Sharing moral responsibility with other clinicians should reduce the intensity of dilemmas and the build-up of moral residue. A degree of moral disengagement and diffusion of responsibility is likely to be protective to the person’s wellbeing in situations where difficult choices sometimes have to be made. We believe that there should be processes in place for the rapid review of the most ethically challenging decisions and there may be a role for local clinical ethics committees, their members or for lecturers in medical ethics in providing this.
We are aware that efforts have been made across the UK to increase capacity and resource to reduce the need for decisions to be made on the basis of resource allocation alone but, in the longer term, we need more senior doctors to be able to support the most complex decision making which will always happen in medicine. Given the inbuilt delay in training new doctors in the UK, we would suggest that we need to make the NHS desirable to work in so that it is competitive with other world health systems in attracting senior medical talent.
The second approach is to improve the underlying psychological health of the workforce. Trainees need to feel supported and valued by their colleagues and employers. We need to give healthcare professionals time and a safe space to rest, and to be able to talk about their experiences, if they wish to do so. A lack of time to process events is key to the build-up of moral residue and the development of moral injury. Time to ‘decompress’ should reduce the risk. We must recognise that repeated long, intense shifts, and making decisions overnight, whilst being expected to work the next day, are not conducive to this. We believe that a better job needs to be done of balancing and varying the intensity of working environments for individuals. The experience of our members in Psychiatry suggests that we explore the principles of Acceptance and Commitment Therapy, several of which would seem to be relevant and could be utilized pre-emptively to promote psychological good health. These principles are:
These require time and space to “decompress” to be built into our working patterns. As things stand, we are aware that Trainees often use routes such as Less Than Full Time (LTFT) working to achieve the sort of respite that should be available to all NHS workers. At present, 15% of the Trainee workforce is LTFT. Just prior to the pandemic around 50% of Trainees wanted to take up expanding opportunities for LTFT – in the past this was only open to Trainees on health or family grounds, but there is a commitment in England in the People Plan that there will no longer be such requirements to accessing LTFT working. The vast majority of that 50% want to work 80% (4-day week). This has the potential to reduce the Trainee whole time equivalent by around 10%. Even to stand still therefore a 10% increase in medical student, and ultimately junior doctor, numbers would be required. Consultants have been shown to have lower levels of wellbeing than the wider population and trainees have lower levels of wellbeing again. If we cannot boost the number of Trainees in the NHS, then it will simply be impossible to provide a psychologically safe and secure workplace for Trainees to work in, and the brain drain with long term sickness absence and doctors leaving the UK will continue – compounding the problem further.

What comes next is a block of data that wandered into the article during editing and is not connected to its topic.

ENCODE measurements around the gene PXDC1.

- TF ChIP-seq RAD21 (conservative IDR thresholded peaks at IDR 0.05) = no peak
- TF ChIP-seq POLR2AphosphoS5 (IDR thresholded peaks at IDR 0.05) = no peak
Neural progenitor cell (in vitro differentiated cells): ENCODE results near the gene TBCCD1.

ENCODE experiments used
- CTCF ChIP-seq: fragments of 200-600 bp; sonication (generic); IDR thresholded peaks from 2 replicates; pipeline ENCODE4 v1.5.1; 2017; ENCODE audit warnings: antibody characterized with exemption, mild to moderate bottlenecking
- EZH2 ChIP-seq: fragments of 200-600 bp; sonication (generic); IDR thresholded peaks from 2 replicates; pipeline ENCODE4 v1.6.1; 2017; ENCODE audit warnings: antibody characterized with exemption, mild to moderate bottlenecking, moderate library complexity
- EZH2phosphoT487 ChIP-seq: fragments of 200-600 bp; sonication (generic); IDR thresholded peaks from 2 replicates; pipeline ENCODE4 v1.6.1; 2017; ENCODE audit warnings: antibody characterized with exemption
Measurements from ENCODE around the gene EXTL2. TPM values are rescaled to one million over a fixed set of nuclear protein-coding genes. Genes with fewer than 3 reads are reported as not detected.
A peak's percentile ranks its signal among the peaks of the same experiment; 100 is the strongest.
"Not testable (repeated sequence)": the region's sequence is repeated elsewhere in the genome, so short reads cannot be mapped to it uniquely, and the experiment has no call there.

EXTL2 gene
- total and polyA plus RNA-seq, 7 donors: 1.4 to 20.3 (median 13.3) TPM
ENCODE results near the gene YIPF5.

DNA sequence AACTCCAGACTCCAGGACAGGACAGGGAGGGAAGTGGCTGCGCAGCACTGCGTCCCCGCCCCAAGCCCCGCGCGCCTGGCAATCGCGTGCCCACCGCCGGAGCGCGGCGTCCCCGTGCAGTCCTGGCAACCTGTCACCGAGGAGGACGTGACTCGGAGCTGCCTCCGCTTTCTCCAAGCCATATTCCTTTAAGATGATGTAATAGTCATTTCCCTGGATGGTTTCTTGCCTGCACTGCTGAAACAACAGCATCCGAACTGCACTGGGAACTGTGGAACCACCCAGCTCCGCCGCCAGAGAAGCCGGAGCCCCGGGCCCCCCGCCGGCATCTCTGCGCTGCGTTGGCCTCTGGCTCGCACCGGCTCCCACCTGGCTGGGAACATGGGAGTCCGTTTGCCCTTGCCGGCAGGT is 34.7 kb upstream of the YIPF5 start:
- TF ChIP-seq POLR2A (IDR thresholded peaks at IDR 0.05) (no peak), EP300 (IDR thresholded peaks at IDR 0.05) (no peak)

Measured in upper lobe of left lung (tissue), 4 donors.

The pandemic will undoubtedly have had a significant negative impact on the psychological wellbeing of Trainees. We have already seen great uncertainty and distress brought about by the cancellation of Trainee interviews and major changes to the process of appointment to training posts and to high-stakes postgraduate examinations. Training opportunities, already challenging for many to access reliably, have been reduced further by the loss of a lot of face to face teaching and by major reductions in elective work – especially in surgical specialties. Those opportunities are vital for Trainees to be able to progress in their chosen profession, and increased difficulty in obtaining them will only serve to compound work-related stress yet further.
The final approach that we suggest is that, as far as possible, people work consistently within the same team. Doctors are much better at identifying others’ distress than they are their own and we need colleagues who know us and how we work to be able to recognise that we are struggling. Working and sharing breaks with the same team means working with colleagues you know, can rely on, and allows development of mutual support and reduction of emotional and moral distress particularly if difficult decisions have to be made quickly. Especially for the most junior doctors, having a clear team structure lets people know who to call when help is needed, and that it is always OK to call for help. This increases the resilience of both the individual and the system in which they are working.
[iv] Roycroft M, Wilkes D, Fleming S, Pattani S, Olsson-Brown A. Limiting moral injury in healthcare professionals during the COVID-19 pandemic, Occupational Medicine, Volume 70, Issue 5, July 2020, Pages 312–314, https://doi.org/10.1093/occmed/kqaa087
[v] Roycroft M, Wilkes D, Fleming S, Pattani S, Olsson-Brown A. Preventing psychological injury during the covid-19 pandemic. BMJ 2020;369:m1702 https://doi.org/10.1136/bmj.m1702